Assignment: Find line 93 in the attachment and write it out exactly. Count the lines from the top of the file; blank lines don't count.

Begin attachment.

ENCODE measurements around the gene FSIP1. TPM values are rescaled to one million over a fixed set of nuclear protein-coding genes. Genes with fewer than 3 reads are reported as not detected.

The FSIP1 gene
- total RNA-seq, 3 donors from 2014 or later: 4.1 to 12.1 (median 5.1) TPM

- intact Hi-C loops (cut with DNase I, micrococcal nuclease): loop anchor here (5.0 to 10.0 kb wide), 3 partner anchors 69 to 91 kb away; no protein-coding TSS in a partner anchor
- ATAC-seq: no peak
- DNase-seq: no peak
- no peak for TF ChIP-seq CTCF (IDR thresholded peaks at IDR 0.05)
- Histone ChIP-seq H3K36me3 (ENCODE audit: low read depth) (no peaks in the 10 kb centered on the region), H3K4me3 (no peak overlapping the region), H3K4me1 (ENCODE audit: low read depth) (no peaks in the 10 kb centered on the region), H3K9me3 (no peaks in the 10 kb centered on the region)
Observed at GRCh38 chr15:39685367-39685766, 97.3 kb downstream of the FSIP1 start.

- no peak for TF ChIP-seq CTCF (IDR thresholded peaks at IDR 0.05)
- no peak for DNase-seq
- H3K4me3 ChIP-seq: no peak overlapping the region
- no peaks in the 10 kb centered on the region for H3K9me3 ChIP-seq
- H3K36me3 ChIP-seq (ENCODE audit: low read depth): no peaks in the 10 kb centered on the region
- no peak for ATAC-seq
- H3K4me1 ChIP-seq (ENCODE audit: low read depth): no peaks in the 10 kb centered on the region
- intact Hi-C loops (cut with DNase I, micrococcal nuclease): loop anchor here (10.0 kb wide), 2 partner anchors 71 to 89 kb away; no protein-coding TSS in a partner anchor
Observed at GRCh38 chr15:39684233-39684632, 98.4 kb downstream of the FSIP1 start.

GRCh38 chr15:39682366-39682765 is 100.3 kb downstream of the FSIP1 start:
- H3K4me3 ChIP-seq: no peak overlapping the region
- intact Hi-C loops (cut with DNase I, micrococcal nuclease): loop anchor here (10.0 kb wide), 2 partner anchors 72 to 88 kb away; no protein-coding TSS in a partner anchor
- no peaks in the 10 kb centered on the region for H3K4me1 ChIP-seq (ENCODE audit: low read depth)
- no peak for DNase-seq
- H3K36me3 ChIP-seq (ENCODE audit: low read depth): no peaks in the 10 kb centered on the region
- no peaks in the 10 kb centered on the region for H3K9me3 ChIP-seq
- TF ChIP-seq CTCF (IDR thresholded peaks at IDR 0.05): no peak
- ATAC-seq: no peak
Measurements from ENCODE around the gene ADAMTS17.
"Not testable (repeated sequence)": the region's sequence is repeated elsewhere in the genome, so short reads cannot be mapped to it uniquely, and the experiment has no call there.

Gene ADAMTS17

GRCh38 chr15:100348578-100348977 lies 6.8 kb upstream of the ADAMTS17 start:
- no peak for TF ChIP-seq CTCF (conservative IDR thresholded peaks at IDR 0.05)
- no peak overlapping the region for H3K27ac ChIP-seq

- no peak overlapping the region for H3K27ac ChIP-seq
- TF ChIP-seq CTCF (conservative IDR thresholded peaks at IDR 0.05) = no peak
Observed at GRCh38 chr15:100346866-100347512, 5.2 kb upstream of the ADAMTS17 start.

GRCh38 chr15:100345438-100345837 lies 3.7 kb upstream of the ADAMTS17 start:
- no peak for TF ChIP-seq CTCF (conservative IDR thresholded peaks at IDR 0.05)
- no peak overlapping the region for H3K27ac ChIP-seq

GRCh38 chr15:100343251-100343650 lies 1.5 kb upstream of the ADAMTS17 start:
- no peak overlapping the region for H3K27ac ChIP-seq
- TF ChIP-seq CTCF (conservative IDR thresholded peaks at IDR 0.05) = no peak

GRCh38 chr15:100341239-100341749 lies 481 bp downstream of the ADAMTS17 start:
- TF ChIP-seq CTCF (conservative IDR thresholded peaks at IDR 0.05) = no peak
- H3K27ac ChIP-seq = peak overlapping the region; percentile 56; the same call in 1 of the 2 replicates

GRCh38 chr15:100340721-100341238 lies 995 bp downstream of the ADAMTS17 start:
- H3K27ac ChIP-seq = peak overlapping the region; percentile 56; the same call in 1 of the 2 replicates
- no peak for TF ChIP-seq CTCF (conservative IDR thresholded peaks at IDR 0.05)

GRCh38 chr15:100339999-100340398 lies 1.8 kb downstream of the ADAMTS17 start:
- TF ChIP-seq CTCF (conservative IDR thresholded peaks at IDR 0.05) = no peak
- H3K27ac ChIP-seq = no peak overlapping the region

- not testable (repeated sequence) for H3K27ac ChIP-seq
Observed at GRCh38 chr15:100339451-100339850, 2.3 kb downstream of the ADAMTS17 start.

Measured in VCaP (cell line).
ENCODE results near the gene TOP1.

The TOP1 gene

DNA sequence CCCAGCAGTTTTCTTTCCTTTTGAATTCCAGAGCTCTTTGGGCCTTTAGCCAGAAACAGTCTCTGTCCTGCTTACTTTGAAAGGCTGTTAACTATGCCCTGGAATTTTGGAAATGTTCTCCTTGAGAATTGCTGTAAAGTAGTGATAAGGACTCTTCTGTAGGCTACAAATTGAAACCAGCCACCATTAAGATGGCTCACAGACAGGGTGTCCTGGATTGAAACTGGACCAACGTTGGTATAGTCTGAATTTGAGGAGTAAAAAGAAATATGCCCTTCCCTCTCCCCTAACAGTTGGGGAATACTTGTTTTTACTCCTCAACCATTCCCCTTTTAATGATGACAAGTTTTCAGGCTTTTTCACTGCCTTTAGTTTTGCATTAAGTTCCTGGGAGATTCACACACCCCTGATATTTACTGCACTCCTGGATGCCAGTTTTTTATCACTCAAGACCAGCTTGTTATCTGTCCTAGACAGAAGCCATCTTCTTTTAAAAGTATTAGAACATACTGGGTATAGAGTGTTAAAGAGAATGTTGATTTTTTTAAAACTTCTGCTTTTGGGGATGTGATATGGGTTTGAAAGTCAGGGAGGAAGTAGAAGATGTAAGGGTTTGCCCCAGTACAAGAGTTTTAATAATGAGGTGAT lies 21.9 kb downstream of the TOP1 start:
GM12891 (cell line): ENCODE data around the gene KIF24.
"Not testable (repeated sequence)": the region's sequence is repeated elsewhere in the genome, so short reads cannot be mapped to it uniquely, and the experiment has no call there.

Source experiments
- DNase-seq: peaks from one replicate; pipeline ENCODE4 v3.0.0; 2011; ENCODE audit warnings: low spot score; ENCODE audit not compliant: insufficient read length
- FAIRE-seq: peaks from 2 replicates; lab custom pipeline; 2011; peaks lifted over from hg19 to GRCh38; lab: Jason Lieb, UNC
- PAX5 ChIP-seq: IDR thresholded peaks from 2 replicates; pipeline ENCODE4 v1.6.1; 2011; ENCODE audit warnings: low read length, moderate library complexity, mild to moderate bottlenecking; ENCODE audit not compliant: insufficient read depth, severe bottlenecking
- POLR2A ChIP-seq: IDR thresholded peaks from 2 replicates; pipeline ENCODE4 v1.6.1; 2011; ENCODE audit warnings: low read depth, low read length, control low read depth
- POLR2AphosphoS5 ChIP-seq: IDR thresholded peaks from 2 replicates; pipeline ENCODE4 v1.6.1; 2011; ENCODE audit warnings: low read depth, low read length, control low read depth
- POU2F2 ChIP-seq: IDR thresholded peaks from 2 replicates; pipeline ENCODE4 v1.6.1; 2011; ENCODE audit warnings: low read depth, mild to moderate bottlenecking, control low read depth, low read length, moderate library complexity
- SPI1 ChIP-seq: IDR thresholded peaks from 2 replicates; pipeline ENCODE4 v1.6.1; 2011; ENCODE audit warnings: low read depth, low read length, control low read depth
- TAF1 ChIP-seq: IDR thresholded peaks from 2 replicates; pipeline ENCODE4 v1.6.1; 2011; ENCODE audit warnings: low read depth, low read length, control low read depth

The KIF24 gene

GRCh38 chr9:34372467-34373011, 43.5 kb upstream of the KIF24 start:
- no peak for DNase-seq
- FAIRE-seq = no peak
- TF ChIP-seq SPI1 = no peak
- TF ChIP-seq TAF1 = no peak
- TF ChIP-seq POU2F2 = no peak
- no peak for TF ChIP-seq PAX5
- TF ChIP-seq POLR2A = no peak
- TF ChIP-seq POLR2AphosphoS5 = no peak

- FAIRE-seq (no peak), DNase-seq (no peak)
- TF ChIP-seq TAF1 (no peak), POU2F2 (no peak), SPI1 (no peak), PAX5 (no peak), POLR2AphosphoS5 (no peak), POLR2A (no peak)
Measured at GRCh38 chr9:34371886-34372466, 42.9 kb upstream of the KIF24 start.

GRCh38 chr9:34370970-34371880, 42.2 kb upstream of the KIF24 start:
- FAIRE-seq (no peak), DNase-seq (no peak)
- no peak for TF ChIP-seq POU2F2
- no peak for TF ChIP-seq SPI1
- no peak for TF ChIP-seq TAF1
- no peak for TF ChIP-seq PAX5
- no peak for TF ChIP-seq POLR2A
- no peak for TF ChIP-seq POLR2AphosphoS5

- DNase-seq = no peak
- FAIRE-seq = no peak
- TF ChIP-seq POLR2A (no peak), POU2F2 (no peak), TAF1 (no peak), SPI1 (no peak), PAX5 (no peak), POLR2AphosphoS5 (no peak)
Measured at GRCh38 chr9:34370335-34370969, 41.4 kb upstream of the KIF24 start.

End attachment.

Measured at GRCh38 chr9:34370335-34370969, 41.4 kb upstream of the KIF24 start.